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Death of Argentinian Fernando Solanas, a filmmaker fighting for freedom


All his life he campaigned relentlessly for freedom. The great Argentine director Fernando Solanas died in Paris on November 6, at the age of 84, from the coronavirus. Hospitalized on October 16, he himself announced on his Twitter account that he had to receive intensive care from October 21.

Creator of Cine Liberacion in the early 1960s, a movement that wanted to open a third way to Latin American cinema off the beaten track by Hollywood and European productions, this committed filmmaker became a center-left deputy in his country between 1993 and 1997 , then senator from 2013 until his death.

Documentary filmmaker committed against the military dictatorships which followed one another in Argentina until 1983, Fernando Solanas had been noticed in 1968 with The Hour of the Braziers (which ends with the celebration of Che Guevara, it was fashion, then), will be presented at the Venice Film Festival the year of its release. A visionary too, he produced remarkable works of fiction such as South, which received the prize for the direction at the Cannes festival in 1988. All his creations will have been vast journeys which scrutinize reality through the history and the peoples of Latin America.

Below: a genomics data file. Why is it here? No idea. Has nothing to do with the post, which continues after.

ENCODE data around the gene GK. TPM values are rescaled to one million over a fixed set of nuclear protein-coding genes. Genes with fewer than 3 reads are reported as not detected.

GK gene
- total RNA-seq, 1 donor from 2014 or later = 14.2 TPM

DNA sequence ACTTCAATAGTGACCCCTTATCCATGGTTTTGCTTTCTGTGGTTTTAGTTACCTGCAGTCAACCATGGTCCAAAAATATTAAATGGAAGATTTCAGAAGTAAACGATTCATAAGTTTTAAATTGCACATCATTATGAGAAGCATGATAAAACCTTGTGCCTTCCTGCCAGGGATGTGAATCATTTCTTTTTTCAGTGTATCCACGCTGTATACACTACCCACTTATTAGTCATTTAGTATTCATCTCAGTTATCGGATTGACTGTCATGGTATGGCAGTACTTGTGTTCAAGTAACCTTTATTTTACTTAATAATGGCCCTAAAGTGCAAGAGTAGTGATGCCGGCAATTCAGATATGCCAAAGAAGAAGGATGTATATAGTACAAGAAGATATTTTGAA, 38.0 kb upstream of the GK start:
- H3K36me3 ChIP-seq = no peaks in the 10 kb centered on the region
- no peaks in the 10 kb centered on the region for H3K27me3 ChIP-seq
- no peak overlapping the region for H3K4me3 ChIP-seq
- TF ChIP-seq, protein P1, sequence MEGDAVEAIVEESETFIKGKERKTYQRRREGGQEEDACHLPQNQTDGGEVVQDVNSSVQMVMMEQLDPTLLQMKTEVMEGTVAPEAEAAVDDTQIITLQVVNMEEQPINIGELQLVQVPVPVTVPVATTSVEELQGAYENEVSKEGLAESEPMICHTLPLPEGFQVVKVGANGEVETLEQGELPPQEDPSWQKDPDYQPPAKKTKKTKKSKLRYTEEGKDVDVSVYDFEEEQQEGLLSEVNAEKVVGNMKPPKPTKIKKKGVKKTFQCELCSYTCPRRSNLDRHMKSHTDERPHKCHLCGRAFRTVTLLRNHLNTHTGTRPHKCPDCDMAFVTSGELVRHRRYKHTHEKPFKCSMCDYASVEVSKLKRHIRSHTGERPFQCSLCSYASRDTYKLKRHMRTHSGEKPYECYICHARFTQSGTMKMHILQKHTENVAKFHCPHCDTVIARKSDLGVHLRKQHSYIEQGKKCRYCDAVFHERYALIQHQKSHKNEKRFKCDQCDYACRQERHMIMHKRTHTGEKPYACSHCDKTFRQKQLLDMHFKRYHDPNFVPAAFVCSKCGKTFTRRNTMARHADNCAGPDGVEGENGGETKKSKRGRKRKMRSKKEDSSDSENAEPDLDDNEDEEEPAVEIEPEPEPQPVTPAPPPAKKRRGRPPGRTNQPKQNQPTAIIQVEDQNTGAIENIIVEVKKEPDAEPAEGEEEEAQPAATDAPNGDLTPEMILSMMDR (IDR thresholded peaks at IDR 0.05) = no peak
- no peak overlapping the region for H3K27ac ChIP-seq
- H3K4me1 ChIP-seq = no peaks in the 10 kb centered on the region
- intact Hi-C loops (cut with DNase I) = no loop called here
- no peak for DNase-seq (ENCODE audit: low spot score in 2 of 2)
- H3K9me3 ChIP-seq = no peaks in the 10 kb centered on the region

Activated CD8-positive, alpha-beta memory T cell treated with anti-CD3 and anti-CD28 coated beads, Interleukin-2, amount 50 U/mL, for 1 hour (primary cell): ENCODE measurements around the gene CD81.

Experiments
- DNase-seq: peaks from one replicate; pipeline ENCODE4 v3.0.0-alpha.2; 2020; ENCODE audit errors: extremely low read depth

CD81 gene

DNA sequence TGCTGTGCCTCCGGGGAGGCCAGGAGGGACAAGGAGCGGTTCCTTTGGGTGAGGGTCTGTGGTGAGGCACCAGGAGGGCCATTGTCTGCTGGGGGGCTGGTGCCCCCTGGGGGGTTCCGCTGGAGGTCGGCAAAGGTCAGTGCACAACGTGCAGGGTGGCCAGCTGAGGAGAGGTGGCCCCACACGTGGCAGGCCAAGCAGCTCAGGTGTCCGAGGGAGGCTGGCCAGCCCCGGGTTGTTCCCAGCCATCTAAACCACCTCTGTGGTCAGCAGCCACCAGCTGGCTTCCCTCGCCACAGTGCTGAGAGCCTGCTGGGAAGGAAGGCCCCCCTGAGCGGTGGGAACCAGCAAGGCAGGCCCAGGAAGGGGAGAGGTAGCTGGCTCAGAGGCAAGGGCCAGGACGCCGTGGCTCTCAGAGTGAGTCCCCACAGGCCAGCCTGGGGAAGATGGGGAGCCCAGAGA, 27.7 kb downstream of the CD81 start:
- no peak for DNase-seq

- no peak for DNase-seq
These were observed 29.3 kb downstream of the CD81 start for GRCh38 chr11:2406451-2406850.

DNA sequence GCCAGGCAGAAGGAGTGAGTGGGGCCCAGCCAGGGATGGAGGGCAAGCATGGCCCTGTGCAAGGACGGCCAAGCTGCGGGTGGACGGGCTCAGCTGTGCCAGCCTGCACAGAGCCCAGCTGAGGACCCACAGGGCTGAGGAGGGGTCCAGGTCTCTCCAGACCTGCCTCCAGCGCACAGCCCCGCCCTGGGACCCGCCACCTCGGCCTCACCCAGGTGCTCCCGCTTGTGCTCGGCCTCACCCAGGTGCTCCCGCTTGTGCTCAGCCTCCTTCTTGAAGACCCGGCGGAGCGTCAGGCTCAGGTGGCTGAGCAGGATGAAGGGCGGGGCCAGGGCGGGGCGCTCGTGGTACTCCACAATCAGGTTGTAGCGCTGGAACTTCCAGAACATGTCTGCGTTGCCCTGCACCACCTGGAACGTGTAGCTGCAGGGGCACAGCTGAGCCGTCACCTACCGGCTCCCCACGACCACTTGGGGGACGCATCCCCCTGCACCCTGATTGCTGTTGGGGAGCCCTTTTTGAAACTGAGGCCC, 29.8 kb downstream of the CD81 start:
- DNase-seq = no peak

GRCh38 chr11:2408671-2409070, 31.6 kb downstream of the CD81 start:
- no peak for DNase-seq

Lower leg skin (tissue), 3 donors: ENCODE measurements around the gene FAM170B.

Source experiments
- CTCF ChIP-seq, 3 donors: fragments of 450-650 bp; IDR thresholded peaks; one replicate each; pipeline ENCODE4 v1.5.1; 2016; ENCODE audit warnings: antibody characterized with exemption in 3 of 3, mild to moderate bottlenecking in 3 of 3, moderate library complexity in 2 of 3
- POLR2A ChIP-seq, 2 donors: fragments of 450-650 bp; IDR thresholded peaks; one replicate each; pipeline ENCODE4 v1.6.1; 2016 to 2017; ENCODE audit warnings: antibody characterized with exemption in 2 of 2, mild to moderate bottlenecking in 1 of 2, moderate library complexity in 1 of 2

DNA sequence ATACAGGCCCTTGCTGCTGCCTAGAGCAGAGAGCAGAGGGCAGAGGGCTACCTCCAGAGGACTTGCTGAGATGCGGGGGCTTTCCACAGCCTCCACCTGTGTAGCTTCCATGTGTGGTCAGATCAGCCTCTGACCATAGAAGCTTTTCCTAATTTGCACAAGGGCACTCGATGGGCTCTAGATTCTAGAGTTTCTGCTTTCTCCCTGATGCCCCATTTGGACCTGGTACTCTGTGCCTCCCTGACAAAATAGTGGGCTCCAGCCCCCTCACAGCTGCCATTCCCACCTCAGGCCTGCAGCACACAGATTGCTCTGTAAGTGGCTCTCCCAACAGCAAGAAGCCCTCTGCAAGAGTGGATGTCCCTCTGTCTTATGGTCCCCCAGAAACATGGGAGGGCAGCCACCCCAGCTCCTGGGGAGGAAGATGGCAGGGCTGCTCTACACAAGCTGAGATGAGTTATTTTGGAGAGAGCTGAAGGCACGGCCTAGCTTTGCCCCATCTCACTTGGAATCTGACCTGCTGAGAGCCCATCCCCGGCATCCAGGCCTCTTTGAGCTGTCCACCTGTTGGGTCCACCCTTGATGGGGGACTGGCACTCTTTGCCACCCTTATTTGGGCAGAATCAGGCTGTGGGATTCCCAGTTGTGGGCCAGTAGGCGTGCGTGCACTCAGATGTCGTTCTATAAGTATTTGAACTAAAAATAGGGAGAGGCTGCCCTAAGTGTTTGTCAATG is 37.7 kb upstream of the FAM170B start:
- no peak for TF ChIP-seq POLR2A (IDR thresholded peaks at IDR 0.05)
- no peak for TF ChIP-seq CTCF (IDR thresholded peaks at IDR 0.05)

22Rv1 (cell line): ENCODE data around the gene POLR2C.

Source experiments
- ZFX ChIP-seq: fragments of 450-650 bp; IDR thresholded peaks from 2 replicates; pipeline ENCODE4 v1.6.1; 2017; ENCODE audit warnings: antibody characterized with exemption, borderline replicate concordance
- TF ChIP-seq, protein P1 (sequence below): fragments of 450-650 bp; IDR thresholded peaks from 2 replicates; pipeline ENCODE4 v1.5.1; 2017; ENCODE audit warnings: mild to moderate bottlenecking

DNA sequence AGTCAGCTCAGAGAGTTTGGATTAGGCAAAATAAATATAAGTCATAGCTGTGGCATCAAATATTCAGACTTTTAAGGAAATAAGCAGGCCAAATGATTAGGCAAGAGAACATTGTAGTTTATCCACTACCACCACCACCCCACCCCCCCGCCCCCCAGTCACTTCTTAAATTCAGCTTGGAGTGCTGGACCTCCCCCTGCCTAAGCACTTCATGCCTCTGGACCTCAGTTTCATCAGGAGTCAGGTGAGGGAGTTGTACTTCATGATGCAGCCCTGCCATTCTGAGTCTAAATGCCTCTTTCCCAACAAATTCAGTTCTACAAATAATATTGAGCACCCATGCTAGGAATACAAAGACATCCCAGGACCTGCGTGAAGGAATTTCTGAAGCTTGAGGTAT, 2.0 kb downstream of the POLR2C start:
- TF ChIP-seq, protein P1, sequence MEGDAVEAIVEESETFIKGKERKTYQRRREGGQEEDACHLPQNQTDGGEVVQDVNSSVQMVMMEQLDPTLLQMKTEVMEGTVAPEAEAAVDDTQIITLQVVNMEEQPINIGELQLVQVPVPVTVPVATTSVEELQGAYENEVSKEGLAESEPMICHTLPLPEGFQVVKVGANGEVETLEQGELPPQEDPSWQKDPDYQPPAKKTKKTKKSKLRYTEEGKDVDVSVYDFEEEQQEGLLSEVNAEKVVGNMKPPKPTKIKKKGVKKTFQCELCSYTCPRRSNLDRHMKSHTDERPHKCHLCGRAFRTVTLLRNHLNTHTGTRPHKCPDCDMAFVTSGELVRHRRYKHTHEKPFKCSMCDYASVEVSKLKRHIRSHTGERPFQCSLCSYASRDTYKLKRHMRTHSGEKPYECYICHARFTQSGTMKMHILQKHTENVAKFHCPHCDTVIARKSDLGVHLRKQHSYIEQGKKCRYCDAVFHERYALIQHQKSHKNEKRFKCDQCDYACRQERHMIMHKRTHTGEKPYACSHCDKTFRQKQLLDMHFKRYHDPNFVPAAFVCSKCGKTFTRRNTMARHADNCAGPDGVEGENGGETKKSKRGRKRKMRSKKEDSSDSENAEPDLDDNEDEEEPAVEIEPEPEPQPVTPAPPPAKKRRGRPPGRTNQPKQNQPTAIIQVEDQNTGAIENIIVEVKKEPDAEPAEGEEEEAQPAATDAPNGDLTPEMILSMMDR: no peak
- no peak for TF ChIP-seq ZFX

Fernando Solanas was born on February 16, 1936 in Buenos Aires. First attracted by music, he worked on the piano and studied composition. Very quickly, however, he turned to realization. In 1968, he signed a committed four-hour documentary, The Hour of the Braziers. Its shooting is clandestine, and prohibited by the dictatorship then in power, it must broadcast it on circuits outside the control of the Argentine state.

In 2018, he will present a restoration of this first committed documentary. Moved, he will declare: “this film-act will have been a great adventure. 175 films were smuggled out of Argentina to be edited in Rome. The objective of the film was to provoke the development of a discussion on current events.

In 1976, opposing the military dictatorship of General Videla, he decided to go into exile in Paris. In 1988, he produced perhaps what will remain as his greatest work of fiction, South. He tells here the nostalgic wanderings of a political prisoner lost in an Argentina under the yoke of the dictatorship.
Always a militant at heart, in the 2000s, becoming Argentina’s ambassador to Unesco, he signs new documentaries, this time committed to the defense of the climate and biodiversity, such as the excellent The Grain and the Tare, which he will dedicate to Pope Francis.

Cinema theorist, director, deputy, man of good will … Fernando Solanas was a bit of all of these at the same time. In 2018, he declared as a message to posterity: “There is not on the one hand a filmmaker and on the other a politician, I am a whole.

South by Fernando Solanas in 1988, with Susu Pecoraro, Philippe Léotard ….

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